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Re: DIY flight recorder for less than $50

Postby Kyrt » 07 Jul 2013, 19:08

Good stuff, so happy it works. A pity the prolific doesn't work but no big deal. Did you try compiling the driver kernel module?

Looks like you found a nice small hub, is it 2.0? I had trouble finding a tiny one that actually behaved as it was advertised - I got a few that turned out to be USB 1.0 and I was a bit worried about write speeds for video. Have hopes for the one I have coming in the mail (and it has a spare port for a planned addon) but we shall see.

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Re: DIY flight recorder for less than $50

Postby pawelsky » 07 Jul 2013, 19:43

Kyrt wrote:Good stuff, so happy it works. A pity the prolific doesn't work but no big deal. Did you try compiling the driver kernel module?


I'm not saying it doesn't I just don't have the Prolific EEPROM tool to change the VID/PID (the one I have is old and doesn't work anymore). Also you would have to force the Prolific driver for this device (by default it uses SiLabs) so this is an additional hassle.

No need to compile the driver, it is already there.

Kyrt wrote:Looks like you found a nice small hub, is it 2.0?


They claim it is - so I have to trust them. The video recording was fine.

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Re: DIY flight recorder for less than $50

Postby Kyrt » 07 Jul 2013, 22:14

pawelsky wrote:
Kyrt wrote:Good stuff, so happy it works. A pity the prolific doesn't work but no big deal. Did you try compiling the driver kernel module?


I'm not saying it doesn't I just don't have the Prolific EEPROM tool to change the VID/PID (the one I have is old and doesn't work anymore). Also you would have to force the Prolific driver for this device (by default it uses SiLabs) so this is an additional hassle.

No need to compile the driver, it is already there.
Ah that's a pain about the tool. I was thinking that you would have to alter the driver and recompile it to deal with the altered PID/VID, but now I think about it perhaps not. Forcing the driver might turn out to be difficult though, yes.

pawelsky wrote:
Kyrt wrote:Looks like you found a nice small hub, is it 2.0?


They claim it is - so I have to trust them. The video recording was fine.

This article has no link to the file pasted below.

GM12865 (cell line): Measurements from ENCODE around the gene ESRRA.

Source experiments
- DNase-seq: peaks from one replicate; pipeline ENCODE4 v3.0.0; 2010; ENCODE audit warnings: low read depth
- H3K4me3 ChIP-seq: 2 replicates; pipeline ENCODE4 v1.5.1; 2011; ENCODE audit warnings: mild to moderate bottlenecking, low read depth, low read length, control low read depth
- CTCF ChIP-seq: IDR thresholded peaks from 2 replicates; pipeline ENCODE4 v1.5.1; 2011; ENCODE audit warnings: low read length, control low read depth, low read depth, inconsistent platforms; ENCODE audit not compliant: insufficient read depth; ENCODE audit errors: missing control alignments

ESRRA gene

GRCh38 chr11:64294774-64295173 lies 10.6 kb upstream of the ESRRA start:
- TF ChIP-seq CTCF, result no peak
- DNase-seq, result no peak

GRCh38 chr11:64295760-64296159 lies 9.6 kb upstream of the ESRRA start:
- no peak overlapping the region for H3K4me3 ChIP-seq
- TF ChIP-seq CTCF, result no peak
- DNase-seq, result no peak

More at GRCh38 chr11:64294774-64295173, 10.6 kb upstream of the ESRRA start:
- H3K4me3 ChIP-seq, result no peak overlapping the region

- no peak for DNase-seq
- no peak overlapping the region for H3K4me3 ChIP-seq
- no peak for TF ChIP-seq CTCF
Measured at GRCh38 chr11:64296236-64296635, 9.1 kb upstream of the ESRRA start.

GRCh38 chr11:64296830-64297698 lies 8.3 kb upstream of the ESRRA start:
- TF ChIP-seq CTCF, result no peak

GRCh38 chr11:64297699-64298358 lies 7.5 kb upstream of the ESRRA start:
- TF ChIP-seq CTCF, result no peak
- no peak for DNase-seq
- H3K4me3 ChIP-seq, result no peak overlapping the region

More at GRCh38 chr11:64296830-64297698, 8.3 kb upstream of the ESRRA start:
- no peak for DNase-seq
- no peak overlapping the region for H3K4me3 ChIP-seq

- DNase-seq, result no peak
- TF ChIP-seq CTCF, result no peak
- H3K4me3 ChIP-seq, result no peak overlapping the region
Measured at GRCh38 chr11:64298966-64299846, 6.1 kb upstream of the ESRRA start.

The bogus ones I tried showed up as 1.1 in Windows (i.e. got the "this device can go faster" message), so you would probably know. Anyway if video works there is no problem.

--

By the way do you have the Parrot drivers? They are just SiLabs drivers modified to recognise the Parrot VID/PID, so if you install them you can still test the device on the PC over serial. In fact this should be a test to know that changing the IDs has worked correctly. I remember when I changed them, the EEPROM configuration software reported a failure which might confuse people (it was just because it no longer sees an SiLabs device after the device reboots so can't verify the write).

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Re: DIY flight recorder for less than $50

Postby pawelsky » 07 Jul 2013, 22:40

Kyrt wrote:By the way do you have the Parrot drivers? They are just SiLabs drivers modified to recognise the Parrot VID/PID, so if you install them you can still test the device on the PC over serial. In fact this should be a test to know that changing the IDs has worked correctly. I remember when I changed them, the EEPROM configuration software reported a failure which might confuse people (it was just because it no longer sees an SiLabs device after the device reboots so can't verify the write).


I've modified the .inf file of the SiLabs driver to include the new VID/PID. You can also force install them without the inf modification.

And yes, you can see the error you mention. One should not worry about it.

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Re: DIY flight recorder for less than $50

Postby fallengod » 08 Jul 2013, 14:17

all parts ordered! too bad DX ship so slow, it will be a few week before i can try this out :(

pawelsky
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Re: DIY flight recorder for less than $50

Postby pawelsky » 08 Jul 2013, 14:31

fallengod wrote:all parts ordered! too bad DX ship so slow, it will be a few week before i can try this out :(


Go my order delivered in 2 weeks. But indeed you never know with DX, can be 2 weeks, can be 2 months.

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Re: DIY flight recorder for less than $50

Postby Kyrt » 08 Jul 2013, 23:49

Mine was last seen at an airport, nothing for the last few days :/

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Re: DIY flight recorder for less than $50

Postby Frenchkiss109 » 09 Jul 2013, 09:26

Do you think that any small GPS USB device (as the one in the link) can achieve the same job than the parrot's one ?
http://www.hightechplace.com/electroniq ... -umpc.html
Parrot and myself are french, but users speak english...

pawelsky
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Re: DIY flight recorder for less than $50

Postby pawelsky » 09 Jul 2013, 09:48

Frenchkiss109 wrote:Do you think that any small GPS USB device (as the one in the link) can achieve the same job than the parrot's one ?
http://www.hightechplace.com/electronique/gps/accessoires-gps/connectique-gps/cle-usb-recepteur-gps-pour-ordinateur-netbook-ordinateur-portable-umpc.html


It needs to be SiRF IV device. Don't think that one you mention is.

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Re: DIY flight recorder for less than $50

Postby Frenchkiss109 » 09 Jul 2013, 10:29

thank you for this precision. So the parrot one is not so bad for that small weight and size !
Parrot and myself are french, but users speak english...

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Re: DIY flight recorder for less than $50

Postby pawelsky » 09 Jul 2013, 10:46

Frenchkiss109 wrote:thank you for this precision. So the parrot one is not so bad for that small weight and size !


The size is not a surprise, there is really not much in there (just a GPS, flash memory and USB hub).

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Re: DIY flight recorder for less than $50

Postby Eumel » 09 Jul 2013, 17:11

Hello pawelsky,
Thank you very much for your fine tutorial!

Greetings from Germany
Einhart